Three things to know about Clam Outdoors pro staffer Robby Rhembrandt:
1. When he steps onto the ice he’s ready to fish. His tip-ups, rods and reels and tackle are in tip-top shape. The line on tip-ups and reels has been replaced in the fall, the gear organized so he can get his lines in the water with minimum delay.
2. He drills a lots of holes.
3. He will have his Vexilar sonar unit with him.
Rhembrandt, who has shared his ice-fishing knowledge with customers at Cabela’s stores, explains how and where he sets up his tip-ups on a typical day.
He determines strategy by what he sees on his Vexilar FLX-28 flasher unit, but generally, “I will start out early in the morning and put a tip-up shallow, say, in 5 feet of water and then set a tip-up every 10 to 15 feet,” he said. “I stagger them straight away from shore, maybe off a point, so I have the first one shallow and the next one deeper, the next one deeper and deeper and so on.”
He’s scouting for fish. If he gets bites, he adjusts accordingly.
“If I’m catching them, say, in 15 feet of water, then I move all my tip-ups out and actually change the plane to follow that 15 foot contour,” he said.
“So, to start, my tip-ups are moving away from shore, but when I start catching them and change planes, the tip-ups are going to follow the edge of the shore along that contour line of the lake,” he explained.
In those scouting holes, in deeper and deeper water, he lowers his bait deeper and deeper as he goes out from shore. For example, if the first hole is at 5 feet of water, he might suspend the bait three feet off the bottom, “so it is practically right under the ice,” he said.
Then, in the second hole in, again for example, in 10 feet of water, he may suspend the bait at eight feet, and on and on and deeper and deeper as he works out into deeper water.
Before abandoning his holes, he will sometimes adjust the depth of the bait, higher or lower.
“You just have to play with those contours and figure out where the fish are,” he said. “Of course, if I start marking fish on the bottom (His Vexilar coming into play again.), then I put all my baits on the bottom. If I’m seeing fish suspended, then I have my baits off the bottom.”
Legal disclaimer: Check your local regulations for the number of tip-ups you can use. In Nebraska, where Rhembrandt lives, ice-anglers can have five lines in the water. “So if you’re jigging with one rod, you can have only four tip-ups,” he said.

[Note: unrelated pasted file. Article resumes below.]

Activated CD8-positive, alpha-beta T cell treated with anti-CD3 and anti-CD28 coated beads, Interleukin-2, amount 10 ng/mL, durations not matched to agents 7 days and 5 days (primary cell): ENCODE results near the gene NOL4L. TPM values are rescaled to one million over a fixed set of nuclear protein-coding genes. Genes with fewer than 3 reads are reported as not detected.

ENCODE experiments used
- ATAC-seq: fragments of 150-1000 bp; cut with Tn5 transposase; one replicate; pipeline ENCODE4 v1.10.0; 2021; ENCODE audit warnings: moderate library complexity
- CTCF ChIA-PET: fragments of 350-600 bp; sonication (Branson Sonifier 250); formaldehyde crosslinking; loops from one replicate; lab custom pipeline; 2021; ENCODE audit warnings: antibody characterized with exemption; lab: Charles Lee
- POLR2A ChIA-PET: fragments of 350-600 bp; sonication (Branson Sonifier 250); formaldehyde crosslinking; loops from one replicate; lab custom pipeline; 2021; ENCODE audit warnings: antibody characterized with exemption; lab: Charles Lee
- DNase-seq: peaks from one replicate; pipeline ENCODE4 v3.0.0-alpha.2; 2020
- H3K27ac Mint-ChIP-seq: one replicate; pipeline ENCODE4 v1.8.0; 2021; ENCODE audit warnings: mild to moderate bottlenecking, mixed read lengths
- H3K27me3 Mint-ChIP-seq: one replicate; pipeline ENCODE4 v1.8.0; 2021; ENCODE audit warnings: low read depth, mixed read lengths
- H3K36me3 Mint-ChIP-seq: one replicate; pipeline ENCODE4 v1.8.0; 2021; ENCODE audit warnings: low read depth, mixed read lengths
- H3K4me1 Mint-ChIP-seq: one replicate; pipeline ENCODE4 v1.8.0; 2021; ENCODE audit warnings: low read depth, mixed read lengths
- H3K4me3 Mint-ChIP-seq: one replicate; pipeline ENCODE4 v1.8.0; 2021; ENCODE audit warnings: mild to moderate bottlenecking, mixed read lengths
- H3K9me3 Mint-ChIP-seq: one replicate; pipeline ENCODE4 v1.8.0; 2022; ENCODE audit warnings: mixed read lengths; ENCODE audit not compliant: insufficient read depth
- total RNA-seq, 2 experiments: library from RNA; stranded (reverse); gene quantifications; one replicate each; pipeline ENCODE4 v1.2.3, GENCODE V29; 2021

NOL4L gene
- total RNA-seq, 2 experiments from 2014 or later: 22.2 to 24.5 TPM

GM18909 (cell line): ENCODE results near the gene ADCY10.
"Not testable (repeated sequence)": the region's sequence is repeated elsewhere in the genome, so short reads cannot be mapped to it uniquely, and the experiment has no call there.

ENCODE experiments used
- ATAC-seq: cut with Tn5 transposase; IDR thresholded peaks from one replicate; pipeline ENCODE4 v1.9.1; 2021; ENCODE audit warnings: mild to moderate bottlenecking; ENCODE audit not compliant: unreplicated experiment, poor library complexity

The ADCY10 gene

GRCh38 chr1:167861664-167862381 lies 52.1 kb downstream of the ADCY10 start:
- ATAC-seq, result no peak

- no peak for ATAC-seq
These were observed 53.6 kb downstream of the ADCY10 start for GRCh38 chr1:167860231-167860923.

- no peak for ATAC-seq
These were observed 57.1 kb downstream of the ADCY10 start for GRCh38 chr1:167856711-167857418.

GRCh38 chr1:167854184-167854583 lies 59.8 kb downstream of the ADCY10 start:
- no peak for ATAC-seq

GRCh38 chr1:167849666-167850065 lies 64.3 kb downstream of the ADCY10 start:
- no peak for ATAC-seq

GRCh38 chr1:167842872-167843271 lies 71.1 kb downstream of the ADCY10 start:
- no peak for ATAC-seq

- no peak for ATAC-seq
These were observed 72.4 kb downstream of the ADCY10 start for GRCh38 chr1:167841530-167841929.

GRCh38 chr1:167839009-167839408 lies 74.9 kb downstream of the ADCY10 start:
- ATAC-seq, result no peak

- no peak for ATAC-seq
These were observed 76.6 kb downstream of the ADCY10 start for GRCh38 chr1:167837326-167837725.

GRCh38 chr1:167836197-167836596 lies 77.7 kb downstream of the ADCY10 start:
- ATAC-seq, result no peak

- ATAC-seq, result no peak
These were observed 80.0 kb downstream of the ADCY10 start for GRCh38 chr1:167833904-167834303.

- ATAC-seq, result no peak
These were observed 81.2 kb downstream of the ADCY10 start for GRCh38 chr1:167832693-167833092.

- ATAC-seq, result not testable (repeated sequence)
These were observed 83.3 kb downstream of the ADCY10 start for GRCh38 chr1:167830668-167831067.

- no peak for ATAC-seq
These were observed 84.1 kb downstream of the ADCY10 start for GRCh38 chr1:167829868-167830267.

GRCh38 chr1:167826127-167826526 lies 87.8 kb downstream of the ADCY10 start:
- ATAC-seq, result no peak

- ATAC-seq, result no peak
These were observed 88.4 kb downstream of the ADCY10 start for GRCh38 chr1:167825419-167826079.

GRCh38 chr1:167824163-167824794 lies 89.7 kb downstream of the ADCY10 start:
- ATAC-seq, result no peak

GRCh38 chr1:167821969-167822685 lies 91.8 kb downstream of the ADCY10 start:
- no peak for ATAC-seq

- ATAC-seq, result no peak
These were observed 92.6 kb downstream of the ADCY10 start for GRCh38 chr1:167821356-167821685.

Rhembrandt uses both live and dead bait on his tip-ups.
“I would say 50-50 live bait-dead bait,” he said. “A lot of times I transition from one hole to the next; dead bait in one hole, live bait in the next, one shallow, one deeper, the next deeper. Then after an hour or two I will switch them to whatever I’m catching the most on.”
His favorite dead bait: smelt; live bait: sucker minnows.
Rhembrandt doesn’t shy away from drilling a lot of eight-inch holes in the ice.
“I rarely sit,” he said. “I probably average drilling 50 holes a day and I’ve drilled upward of 120.”
It’s a common mistake he sees, anglers drilling just four or five holes, setting their tip-ups and not moving from that location.
“You need to be moving your tip-ups just as much as you’d move scouting for fish with your jigging rod and your Vexilar,” he said.
Typically, he totes two ice augers, a Clam Outdoors Conversion Kit with a K-Drill and a Jiffy Pro 4 Propane Auger.
Another mistake some anglers make is to plunk their tip-ups down without knowing what’s below them.
“In my opinion, electronics are underused with tip-ups,” Rhembrandt said. “People think you need a Vexilar just for jigging, but it’s just as important with tip-ups.
“It’s as important to have your bait hanging in that strike zone just as much as it is to be jigging in front of a fish. I know since I’ve been carrying my Vexilar and setting those tip-ups strategically and knowing where each one is, I have caught twice as many fish.”
The key of using a Vexilar unit, he said, is “there’s no guesswork.” You can see how deep the water is, you can see if there are fish in the water column under you and you can see your bait working at the same depth as the fish, right in the strike zone.
“Another thing it does for you, as you let your bait down, maybe you attract a fish that was suspended in that zone where the live bait is hanging, so maybe instead of going all the way to the bottom, it may give you an indication your bait needs to be, say, 10 feet off the bottom,” he said. “As you’re letting your bait down, you can attract fish. They see the bait as it’s spooling or spinning out of control. I’ve noticed sometimes watching my Vexilar as I let the bait down here comes a mark out of nowhere, maybe 10 feet off the bottom, so I’d stop right there and let it hang versus going all the way to the bottom.”
He stresses the importance of electronics.
“If I forget my Vexilar at home, I wouldn’t fish,” he said. “It’s like the million-dollar money bag.”
He knows it might seem irrational, but “I can’t do it without it. I have to know where my bait is,” he said. “I have to know where my hooks are. It’s like my baby when I’m ice-fishing, and I use it in early spring for jigging out of my boat. I love it.”
Any other electronics? Yes.
“A GPS,” he said. “Just to make sure if I catch fish I can go back to that same spot.”